Almaviva is a collaboration between two giants in the world of wine – Bordeaux’s Ch. Mouton Rothschild and Concha y Toro.

About Almaviva

About the producer

The idea was to create Chile's first “château”, combining Bordelais experience with Maipo Valley’s perfect climate to produce the country’s first Grand Cru Classé equivalent – a wine that has become, in James Suckling’s words, “a benchmark for the reds of the Andes”.

Almaviva’s 60 hectares sit at 650 metres’ altitude, on the northern bank of the Maipo River, some of the region’s highest and coolest vineyards.

The site benefits from cool breezes from the Andes and a large diurnal range, especially in the summer – encouraging the development of perfectly ripe fruit with vibrant acidity and delicate aromas.

The dry growing season, as throughout Chile, means there is little disease pressure, but that irrigation is needed. Almaviva uses a state-of-the-art underground drip irrigation system, giving each vine only the amount of water it needs. The oldest vines were planted in 1978.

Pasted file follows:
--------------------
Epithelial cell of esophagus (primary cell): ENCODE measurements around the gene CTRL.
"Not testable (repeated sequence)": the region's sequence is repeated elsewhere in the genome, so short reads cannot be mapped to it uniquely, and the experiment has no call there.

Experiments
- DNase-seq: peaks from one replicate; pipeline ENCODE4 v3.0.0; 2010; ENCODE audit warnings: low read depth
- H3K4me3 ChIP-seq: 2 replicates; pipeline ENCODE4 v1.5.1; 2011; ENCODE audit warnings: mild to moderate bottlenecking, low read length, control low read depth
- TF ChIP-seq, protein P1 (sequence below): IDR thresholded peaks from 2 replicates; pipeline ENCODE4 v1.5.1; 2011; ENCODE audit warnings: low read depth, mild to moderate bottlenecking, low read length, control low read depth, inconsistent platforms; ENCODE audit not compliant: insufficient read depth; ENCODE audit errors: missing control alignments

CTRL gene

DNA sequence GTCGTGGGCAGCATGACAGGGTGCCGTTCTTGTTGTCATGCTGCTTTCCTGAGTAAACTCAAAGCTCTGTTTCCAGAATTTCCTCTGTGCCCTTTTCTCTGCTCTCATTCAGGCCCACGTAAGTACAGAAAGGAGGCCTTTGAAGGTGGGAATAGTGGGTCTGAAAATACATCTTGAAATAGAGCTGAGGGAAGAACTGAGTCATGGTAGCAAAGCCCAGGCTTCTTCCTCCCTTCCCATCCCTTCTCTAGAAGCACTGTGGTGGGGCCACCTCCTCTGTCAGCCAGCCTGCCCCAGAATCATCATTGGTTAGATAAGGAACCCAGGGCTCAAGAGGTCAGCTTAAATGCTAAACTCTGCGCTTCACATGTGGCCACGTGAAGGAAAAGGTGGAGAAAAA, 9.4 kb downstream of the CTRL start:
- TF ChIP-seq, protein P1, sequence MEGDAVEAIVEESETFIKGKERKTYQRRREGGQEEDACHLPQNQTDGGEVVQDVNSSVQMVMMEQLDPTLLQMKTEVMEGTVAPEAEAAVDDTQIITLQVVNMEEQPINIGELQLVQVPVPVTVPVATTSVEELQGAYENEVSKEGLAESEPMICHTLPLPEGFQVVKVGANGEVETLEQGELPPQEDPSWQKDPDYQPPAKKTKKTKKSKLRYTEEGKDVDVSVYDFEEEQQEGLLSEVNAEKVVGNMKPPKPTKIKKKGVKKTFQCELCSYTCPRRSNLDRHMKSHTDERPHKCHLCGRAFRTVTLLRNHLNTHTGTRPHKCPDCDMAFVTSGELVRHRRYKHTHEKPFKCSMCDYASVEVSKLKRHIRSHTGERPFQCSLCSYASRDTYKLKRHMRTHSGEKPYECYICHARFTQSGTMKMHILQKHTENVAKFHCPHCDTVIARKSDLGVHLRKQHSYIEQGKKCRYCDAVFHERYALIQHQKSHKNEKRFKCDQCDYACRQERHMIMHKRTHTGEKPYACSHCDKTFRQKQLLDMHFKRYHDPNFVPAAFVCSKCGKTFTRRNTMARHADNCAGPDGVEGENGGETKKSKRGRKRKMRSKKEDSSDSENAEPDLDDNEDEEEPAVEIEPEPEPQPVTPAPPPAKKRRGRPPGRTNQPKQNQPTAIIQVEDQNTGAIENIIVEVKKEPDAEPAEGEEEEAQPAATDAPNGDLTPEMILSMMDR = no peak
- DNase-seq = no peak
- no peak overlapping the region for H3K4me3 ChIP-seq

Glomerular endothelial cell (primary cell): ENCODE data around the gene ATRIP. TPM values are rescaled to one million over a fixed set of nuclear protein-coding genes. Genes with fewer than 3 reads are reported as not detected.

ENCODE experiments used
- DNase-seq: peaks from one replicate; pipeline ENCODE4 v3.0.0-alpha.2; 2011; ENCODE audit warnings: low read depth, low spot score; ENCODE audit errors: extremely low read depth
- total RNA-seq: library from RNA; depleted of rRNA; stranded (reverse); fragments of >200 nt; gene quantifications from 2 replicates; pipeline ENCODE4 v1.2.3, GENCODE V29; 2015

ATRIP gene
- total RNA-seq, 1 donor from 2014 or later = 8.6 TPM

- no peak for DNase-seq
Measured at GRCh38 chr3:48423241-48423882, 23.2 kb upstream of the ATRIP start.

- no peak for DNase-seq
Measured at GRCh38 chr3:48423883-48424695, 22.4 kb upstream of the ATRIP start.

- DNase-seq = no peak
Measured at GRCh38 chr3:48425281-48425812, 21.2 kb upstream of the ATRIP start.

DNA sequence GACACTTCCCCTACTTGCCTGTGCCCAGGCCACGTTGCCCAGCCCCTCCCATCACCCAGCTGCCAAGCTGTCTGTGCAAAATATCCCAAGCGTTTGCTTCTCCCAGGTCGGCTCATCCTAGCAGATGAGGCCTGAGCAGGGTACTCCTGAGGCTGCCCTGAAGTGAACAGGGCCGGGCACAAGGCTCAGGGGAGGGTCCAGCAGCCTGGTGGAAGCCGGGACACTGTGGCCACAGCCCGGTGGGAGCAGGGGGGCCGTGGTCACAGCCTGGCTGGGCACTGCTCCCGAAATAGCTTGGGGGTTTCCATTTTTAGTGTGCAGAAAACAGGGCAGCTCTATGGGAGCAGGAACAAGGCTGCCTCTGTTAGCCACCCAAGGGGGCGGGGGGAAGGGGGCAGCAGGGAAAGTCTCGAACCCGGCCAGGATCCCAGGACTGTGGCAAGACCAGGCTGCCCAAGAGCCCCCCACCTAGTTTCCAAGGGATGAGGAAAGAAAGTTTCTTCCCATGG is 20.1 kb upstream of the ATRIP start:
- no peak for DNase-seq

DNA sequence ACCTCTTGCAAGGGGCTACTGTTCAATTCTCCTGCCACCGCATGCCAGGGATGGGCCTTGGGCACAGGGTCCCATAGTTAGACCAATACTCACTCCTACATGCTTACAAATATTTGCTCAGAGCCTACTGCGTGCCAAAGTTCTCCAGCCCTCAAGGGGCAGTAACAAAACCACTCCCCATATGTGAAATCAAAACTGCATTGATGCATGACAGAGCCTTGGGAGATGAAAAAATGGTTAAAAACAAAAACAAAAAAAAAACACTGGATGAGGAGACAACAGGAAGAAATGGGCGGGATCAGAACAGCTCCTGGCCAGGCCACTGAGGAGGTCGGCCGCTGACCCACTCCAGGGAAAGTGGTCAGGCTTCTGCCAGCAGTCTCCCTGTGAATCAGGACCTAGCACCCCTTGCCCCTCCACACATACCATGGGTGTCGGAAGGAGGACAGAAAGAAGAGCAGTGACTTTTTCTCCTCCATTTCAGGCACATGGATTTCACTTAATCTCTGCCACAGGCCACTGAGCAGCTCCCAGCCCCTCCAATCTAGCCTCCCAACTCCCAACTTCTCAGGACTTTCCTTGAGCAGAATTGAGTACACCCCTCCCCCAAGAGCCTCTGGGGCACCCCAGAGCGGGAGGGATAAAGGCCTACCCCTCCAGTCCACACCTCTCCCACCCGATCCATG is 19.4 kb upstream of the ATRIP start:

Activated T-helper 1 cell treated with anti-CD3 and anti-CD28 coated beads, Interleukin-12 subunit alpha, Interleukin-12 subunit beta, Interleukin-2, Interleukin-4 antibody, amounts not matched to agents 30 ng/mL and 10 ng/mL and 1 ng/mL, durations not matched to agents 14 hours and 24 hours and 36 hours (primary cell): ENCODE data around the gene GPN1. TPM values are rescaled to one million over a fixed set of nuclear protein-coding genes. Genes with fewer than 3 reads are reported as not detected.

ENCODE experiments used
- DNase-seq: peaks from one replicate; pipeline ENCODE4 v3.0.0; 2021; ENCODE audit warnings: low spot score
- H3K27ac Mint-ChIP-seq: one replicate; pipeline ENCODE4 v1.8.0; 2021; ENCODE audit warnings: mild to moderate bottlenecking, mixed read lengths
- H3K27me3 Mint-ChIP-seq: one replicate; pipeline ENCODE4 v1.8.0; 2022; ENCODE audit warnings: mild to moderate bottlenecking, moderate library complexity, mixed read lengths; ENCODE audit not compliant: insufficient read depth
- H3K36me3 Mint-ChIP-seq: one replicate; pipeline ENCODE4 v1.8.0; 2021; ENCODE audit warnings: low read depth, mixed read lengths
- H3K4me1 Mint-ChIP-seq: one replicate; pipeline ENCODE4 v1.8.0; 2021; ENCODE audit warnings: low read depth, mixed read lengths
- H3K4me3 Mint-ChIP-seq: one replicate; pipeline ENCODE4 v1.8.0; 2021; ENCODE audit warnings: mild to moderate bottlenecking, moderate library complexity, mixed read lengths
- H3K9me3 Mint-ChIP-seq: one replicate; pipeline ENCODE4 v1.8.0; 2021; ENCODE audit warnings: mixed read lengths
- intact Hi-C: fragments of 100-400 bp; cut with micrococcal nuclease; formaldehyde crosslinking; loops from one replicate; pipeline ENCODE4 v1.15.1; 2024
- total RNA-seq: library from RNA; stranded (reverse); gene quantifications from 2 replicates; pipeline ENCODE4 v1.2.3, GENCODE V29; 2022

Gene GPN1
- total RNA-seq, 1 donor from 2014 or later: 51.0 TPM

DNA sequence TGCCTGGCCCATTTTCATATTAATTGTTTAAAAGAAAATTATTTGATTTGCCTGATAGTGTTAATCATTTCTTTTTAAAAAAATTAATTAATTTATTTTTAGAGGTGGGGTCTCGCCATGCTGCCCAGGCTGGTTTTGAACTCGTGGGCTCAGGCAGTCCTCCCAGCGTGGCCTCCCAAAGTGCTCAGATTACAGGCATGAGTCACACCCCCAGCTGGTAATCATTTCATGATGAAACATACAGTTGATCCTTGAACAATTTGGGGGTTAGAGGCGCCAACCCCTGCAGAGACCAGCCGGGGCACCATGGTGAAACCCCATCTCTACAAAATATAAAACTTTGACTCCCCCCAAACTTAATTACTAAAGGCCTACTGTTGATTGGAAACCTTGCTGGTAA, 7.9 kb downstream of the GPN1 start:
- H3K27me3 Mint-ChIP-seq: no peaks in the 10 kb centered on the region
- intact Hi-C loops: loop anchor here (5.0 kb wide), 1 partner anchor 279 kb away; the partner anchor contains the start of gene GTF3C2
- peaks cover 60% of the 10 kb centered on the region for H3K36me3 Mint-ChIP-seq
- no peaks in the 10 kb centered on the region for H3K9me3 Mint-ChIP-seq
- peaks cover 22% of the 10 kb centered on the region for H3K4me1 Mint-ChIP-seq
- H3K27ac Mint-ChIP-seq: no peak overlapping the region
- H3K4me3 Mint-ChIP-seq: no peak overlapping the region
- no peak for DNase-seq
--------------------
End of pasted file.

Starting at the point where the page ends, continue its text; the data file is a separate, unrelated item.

Winemaking at Almaviva is headed up by the renowned Michael Friou. The grapes are picked, sorted and de-stemmed, with each parcel vinified separately. They’re then lightly crushed before being gravity-fed to stainless steel tanks.

The must undergoes a cold soak to extract colour and aromatics, then warmed to start fermentation. The wine is then transferred to new French oak for 16 to 18 months, then fined with egg whites before bottling.


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